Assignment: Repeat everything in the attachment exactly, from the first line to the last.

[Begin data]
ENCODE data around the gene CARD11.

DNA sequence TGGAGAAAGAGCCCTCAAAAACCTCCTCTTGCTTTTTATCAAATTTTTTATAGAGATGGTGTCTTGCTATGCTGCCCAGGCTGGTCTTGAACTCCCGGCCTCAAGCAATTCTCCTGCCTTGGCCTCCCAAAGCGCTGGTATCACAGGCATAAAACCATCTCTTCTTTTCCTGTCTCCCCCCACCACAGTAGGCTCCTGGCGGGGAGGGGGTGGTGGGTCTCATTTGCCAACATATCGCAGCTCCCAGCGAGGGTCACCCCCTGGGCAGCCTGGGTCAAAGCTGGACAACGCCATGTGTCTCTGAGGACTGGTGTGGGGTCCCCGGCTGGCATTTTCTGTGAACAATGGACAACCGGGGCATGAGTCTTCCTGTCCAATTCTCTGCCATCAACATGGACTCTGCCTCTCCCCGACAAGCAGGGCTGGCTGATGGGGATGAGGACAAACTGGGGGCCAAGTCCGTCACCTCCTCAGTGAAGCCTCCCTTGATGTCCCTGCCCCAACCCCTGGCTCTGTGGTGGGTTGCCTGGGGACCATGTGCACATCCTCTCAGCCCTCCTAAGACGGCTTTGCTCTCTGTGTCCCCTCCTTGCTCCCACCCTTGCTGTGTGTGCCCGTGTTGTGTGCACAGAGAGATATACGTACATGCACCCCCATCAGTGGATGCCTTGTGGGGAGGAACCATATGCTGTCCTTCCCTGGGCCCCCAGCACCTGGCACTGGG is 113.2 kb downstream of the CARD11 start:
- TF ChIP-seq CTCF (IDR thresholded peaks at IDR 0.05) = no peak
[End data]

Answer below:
ENCODE data around the gene CARD11.

DNA sequence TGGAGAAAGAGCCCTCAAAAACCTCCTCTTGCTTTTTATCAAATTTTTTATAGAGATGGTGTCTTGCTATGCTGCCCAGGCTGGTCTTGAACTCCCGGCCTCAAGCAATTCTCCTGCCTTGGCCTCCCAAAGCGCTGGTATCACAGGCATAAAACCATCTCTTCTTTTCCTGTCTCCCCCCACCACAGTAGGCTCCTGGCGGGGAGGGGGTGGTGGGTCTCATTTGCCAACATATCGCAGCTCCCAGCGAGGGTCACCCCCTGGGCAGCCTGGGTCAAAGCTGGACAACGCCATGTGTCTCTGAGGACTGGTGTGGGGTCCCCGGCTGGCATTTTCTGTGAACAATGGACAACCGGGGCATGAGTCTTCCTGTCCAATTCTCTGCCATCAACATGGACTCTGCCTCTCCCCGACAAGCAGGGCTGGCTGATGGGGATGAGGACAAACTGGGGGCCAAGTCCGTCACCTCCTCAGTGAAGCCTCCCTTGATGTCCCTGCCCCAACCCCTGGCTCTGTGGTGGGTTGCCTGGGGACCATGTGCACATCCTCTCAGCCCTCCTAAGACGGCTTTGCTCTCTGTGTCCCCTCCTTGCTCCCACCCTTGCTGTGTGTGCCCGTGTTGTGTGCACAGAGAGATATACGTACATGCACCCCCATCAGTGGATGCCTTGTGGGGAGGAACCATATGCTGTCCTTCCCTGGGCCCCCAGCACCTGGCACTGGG is 113.2 kb downstream of the CARD11 start:
- TF ChIP-seq CTCF (IDR thresholded peaks at IDR 0.05) = no peak